Outside Apple’s headquarters in Cupertino, Calif., three flags (a U.S. flag, a California state flag and a company flag) are flying at half-staff.
Steve Paul Jobs, the consumer electronics king, is dead. He passed away, at 56, on Oct. 5, while millions of music lovers, computer users and movie addicts around the world used his company’s products. Long live Jobs’ legacy—which will now emerge from his shadow.
“It’s like the day Princess Diana died,” a distraught consumer told CBC. Steve Wozniak, who co-launched Apple with Jobs decades ago out of a California garage, told Bloomberg the news hit him like the shootings of John Lennon and John F. Kennedy. “Steve was among the greatest of American innovators,” U.S. President Barack Obama said, noting Jobs was “bold enough to believe he could change the world and talented enough to do it.”
Everyone from Joe and Jane Average to world leaders can’t believe the geek in the black turtleneck is gone. Jobs’ health issues were well known, but people of all stripes are still in shock because the guy was so unique—the kind of entrepreneur who justifies capitalism.
Apple’s heart and soul wasn’t perfect. In fact, Jobs’ commitment to philanthropy was recently questioned by Dealbook columnist Andrew Sorkin. “Despite accumulating an estimated $8.3 billion fortune,” he wrote on Aug. 29, “there is no public record of Mr. Jobs giving money to charity. He is not a member of the Giving Pledge, the organization founded by Warren E. Buffett and Bill Gates to persuade the nation’s wealthiest families to pledge to give away at least half their fortunes. (He declined to participate, according to people briefed on the matter.) Nor is there a hospital wing or an academic building with his name on it.”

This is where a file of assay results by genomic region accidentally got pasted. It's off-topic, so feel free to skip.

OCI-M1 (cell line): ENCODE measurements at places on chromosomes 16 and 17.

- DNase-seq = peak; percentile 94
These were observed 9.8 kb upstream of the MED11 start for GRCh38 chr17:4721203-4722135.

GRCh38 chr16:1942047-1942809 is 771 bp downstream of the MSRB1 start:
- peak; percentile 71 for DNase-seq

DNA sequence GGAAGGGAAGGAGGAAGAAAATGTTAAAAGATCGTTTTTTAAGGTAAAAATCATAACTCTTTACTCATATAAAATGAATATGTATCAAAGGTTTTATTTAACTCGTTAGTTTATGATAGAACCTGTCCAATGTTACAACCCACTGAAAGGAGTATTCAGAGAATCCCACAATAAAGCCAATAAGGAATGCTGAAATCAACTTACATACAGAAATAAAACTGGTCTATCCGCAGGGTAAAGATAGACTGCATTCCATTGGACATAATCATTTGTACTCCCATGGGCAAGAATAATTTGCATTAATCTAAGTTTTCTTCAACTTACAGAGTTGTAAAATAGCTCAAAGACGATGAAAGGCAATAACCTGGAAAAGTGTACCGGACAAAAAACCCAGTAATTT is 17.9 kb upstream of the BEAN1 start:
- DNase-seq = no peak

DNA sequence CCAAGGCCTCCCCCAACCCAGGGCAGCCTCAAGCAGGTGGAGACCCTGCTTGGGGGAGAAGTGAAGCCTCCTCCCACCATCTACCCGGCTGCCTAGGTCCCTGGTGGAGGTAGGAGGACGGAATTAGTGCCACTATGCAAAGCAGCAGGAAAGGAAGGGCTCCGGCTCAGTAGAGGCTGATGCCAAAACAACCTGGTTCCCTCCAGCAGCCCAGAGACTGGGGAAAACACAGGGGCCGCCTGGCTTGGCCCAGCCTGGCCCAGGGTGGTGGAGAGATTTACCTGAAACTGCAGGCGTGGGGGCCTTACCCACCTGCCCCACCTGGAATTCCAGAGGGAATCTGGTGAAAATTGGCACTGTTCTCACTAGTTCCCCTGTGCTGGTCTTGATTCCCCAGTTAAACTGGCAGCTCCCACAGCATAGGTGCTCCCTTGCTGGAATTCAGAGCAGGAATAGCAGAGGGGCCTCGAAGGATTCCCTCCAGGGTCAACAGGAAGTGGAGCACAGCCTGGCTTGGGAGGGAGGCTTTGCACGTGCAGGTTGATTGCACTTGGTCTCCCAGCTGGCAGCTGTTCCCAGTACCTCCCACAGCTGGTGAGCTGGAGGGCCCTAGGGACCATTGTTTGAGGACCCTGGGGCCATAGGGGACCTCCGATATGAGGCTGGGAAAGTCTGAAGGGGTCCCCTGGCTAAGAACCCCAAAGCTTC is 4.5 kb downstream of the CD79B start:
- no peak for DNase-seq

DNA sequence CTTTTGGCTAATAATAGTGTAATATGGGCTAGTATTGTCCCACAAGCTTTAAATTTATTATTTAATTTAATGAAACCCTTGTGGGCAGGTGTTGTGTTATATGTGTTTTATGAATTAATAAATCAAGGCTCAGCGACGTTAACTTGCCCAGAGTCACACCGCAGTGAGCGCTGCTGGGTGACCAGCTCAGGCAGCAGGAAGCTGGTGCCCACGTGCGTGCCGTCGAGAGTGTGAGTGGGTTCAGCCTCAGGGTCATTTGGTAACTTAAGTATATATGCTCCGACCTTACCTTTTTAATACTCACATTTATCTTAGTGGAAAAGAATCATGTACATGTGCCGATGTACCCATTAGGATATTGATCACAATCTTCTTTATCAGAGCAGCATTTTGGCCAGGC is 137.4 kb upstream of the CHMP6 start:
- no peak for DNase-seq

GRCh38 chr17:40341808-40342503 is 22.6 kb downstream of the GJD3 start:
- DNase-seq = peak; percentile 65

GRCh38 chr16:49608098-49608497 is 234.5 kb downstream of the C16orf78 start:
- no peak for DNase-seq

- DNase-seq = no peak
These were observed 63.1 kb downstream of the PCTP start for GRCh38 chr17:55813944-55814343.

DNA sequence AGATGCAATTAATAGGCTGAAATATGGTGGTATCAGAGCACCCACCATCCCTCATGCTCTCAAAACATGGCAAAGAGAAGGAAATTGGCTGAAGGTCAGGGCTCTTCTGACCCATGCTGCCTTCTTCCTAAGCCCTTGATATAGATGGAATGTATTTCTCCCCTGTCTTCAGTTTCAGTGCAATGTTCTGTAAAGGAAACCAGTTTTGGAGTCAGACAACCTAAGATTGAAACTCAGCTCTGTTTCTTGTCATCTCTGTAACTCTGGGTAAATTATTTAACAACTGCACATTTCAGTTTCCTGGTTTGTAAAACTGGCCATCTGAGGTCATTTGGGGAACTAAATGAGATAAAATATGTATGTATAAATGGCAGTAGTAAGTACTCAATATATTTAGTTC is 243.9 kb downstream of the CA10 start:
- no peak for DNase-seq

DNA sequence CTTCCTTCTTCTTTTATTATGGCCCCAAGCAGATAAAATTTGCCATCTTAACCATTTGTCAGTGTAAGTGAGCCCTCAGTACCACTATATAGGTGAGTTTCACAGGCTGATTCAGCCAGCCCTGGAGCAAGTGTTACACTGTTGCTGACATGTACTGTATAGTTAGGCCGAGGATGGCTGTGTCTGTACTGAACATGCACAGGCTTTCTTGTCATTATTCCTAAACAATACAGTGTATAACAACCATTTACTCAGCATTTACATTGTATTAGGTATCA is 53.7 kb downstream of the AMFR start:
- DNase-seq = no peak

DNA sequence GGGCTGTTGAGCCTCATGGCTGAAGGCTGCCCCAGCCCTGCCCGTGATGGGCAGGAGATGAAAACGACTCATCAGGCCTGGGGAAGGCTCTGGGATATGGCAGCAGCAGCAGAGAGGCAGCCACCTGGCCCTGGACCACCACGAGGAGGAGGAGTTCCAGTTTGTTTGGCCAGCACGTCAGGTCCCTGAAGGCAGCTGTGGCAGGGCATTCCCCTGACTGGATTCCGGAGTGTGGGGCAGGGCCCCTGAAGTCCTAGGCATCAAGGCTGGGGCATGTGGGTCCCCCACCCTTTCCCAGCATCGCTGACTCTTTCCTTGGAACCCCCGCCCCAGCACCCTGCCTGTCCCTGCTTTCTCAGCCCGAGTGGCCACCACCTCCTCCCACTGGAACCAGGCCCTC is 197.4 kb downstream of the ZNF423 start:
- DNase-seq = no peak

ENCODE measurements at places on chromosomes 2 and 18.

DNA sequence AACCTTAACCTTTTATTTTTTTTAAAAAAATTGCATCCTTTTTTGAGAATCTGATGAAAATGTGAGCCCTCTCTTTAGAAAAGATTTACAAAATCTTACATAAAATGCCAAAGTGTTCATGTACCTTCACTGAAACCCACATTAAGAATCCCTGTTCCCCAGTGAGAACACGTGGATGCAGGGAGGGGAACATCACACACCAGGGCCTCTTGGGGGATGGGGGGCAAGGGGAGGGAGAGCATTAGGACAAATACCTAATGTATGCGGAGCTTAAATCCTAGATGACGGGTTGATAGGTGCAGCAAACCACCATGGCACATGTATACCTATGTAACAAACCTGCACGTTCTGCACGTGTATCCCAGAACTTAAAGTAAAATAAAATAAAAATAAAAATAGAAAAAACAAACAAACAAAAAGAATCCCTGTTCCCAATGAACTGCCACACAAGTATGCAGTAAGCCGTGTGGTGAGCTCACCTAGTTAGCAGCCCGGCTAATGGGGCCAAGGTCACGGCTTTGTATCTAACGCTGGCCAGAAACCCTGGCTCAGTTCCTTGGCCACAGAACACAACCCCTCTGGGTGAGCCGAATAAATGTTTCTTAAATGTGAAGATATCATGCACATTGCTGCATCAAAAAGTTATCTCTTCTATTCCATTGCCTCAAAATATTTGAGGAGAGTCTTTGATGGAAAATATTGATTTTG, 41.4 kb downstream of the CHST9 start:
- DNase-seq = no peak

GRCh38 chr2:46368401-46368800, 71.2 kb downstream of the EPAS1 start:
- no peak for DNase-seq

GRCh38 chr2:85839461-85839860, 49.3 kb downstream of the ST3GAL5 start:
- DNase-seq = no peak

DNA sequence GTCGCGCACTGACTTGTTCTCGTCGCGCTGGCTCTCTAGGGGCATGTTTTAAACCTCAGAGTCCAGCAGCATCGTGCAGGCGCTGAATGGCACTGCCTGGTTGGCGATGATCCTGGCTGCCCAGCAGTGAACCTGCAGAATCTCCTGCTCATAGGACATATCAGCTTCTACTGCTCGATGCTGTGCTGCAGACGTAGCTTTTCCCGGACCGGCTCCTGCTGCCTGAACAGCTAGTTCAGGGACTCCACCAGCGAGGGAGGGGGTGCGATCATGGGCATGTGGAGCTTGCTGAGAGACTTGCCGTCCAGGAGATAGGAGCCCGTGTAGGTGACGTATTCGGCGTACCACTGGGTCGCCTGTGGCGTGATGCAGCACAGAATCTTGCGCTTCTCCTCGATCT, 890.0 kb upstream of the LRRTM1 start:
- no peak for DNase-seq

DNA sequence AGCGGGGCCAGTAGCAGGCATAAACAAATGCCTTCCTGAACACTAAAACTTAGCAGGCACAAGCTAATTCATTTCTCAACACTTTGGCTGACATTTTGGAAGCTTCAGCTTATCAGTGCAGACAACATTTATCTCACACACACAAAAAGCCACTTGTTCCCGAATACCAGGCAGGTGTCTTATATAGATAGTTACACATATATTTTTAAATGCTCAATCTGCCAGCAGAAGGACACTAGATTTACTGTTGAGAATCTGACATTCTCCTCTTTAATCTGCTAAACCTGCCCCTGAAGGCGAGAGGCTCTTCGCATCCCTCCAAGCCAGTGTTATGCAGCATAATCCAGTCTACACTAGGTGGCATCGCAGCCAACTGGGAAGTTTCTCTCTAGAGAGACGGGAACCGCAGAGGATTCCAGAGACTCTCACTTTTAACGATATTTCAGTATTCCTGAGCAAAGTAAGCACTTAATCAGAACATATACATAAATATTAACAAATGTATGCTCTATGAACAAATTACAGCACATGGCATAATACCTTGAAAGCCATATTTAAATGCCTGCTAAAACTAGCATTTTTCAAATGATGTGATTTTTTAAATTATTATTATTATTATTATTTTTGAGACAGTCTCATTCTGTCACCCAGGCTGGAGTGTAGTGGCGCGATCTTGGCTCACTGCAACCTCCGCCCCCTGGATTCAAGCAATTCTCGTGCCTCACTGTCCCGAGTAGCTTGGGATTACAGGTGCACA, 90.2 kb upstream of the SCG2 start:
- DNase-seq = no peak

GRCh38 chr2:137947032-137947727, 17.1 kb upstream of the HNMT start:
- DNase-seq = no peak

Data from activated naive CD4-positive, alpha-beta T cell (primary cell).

That column outraged Jobs’ legion of fans. But anyone who ever met the man knows he had an ego almost as big as Apple’s market capitalization. Then again, who wouldn’t have an inflated head if they were as influential and brilliant as Steve Jobs.
As a business leader, of course, Jobs was different because he did indeed think different. He didn’t become rich by pushing buggy products that made the lives of his customers more complex or frustrating. He became a cult leader by enhancing the consumer experience. Indeed, as the Ottawa Citizen’s Andrew Potter (recently an editor at Canadian Business) points out in a column on Jobs’ success as a cultural visionary, “Apple products make their users feel freer than they do when they are using other operating systems, other computers, or other devices.”
Under Jobs’ rein, Apple didn’t just deliver good value. It consistently exceeded expectations. And now, thanks to the timing of his death, the cult that he built will have an easier time keeping its followers happy.
With all due respect to Jobs, Apple’s reputation took a bit of a hit when it failed to release the iPhone 5. “As soon as that iPhone 4S flashed on the screen in Cupertino, Apple stock dropped 2%,” notes Padgadget. “Twitter exploded with tweets from angry Apple fans, and message board entries displayed the dissatisfaction of receiving an iPhone 4S instead of an iPhone 5.”
Compared to iPhone 4, the iPhone 4S is a decent upgrade. But if you look at top-of-the-line Android phones, it isn’t revolutionary. And that’s probably a good thing. Imagine if Apple had not disappointed its fans and released an iPhone 5 that blew the competition away. The move would have been seen as Jobs’ last triumph, leaving the company in an even tougher position the first time it releases a post-Jobs product.
Now, come what may, Apple’s legendary co-founder can rest in peace knowing the company he built will stand on its own under new CEO Tim Cook when it is ready to try once again to meet expectations by beating them.